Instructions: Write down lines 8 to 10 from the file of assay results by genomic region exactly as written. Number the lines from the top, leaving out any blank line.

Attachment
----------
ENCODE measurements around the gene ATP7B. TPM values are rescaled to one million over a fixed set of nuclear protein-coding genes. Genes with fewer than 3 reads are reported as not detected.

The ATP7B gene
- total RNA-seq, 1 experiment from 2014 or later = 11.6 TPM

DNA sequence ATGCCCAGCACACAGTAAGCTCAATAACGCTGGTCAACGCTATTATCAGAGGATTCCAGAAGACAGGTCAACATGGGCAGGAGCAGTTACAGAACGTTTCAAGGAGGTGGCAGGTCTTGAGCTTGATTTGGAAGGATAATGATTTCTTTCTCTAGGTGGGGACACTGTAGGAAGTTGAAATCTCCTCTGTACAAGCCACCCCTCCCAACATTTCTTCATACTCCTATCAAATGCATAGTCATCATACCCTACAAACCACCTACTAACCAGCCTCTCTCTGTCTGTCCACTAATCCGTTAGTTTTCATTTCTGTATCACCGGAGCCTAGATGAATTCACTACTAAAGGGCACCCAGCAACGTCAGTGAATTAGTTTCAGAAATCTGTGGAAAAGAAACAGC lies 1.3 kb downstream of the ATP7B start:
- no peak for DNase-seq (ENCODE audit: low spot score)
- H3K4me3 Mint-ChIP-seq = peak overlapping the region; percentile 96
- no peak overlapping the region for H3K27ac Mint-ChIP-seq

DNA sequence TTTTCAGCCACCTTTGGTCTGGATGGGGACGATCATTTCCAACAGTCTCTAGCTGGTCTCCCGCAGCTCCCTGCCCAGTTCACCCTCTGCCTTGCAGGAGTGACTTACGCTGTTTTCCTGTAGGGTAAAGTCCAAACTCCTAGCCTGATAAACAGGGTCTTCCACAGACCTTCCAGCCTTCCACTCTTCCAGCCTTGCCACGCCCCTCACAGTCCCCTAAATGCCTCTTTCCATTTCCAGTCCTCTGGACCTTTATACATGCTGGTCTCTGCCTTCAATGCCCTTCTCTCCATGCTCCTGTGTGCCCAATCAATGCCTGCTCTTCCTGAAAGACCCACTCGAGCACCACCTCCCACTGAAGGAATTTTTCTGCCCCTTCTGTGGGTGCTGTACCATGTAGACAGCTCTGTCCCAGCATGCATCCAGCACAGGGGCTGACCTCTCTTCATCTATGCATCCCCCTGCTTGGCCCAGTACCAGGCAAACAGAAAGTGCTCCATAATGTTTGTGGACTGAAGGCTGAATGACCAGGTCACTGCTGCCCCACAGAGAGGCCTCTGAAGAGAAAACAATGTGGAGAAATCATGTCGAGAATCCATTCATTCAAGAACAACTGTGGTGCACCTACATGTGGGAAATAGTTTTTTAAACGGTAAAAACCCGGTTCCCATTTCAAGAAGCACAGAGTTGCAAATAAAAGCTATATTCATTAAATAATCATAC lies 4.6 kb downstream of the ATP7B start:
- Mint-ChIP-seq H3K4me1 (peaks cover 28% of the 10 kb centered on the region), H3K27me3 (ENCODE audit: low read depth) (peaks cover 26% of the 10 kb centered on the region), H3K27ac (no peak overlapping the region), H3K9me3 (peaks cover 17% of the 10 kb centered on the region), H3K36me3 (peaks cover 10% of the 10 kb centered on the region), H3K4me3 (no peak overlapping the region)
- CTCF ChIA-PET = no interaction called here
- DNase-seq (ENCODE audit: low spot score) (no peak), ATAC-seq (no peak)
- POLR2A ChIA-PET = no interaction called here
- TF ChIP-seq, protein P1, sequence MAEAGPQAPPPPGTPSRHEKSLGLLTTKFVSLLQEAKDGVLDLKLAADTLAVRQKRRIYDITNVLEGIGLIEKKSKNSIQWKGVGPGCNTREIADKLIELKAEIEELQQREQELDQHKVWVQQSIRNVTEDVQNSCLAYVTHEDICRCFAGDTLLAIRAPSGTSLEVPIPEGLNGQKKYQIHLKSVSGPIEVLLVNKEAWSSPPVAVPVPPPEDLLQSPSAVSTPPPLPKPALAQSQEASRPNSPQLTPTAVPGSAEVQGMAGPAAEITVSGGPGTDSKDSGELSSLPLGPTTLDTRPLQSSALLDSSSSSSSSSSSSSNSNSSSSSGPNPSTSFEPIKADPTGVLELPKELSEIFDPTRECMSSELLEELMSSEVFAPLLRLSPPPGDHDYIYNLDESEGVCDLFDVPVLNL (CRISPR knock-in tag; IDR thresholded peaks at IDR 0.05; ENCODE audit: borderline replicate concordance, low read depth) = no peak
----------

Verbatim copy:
DNA sequence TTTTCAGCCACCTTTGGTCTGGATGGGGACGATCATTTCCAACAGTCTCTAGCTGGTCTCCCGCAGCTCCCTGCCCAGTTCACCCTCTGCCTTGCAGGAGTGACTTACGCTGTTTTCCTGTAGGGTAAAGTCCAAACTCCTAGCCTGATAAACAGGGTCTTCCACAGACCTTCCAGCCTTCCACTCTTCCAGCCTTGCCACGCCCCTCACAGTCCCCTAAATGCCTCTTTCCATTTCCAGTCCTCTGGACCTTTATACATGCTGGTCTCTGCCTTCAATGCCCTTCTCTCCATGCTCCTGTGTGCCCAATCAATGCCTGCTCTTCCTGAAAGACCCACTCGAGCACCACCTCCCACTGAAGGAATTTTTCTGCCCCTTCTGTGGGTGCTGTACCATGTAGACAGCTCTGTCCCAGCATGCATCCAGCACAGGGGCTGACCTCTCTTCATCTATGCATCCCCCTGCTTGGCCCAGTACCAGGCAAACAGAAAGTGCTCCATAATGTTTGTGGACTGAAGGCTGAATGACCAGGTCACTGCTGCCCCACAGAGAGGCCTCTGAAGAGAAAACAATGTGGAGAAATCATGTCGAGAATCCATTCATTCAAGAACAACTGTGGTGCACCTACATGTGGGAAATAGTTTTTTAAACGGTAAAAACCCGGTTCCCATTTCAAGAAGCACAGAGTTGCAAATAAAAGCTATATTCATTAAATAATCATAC lies 4.6 kb downstream of the ATP7B start:
- Mint-ChIP-seq H3K4me1 (peaks cover 28% of the 10 kb centered on the region), H3K27me3 (ENCODE audit: low read depth) (peaks cover 26% of the 10 kb centered on the region), H3K27ac (no peak overlapping the region), H3K9me3 (peaks cover 17% of the 10 kb centered on the region), H3K36me3 (peaks cover 10% of the 10 kb centered on the region), H3K4me3 (no peak overlapping the region)
- CTCF ChIA-PET = no interaction called here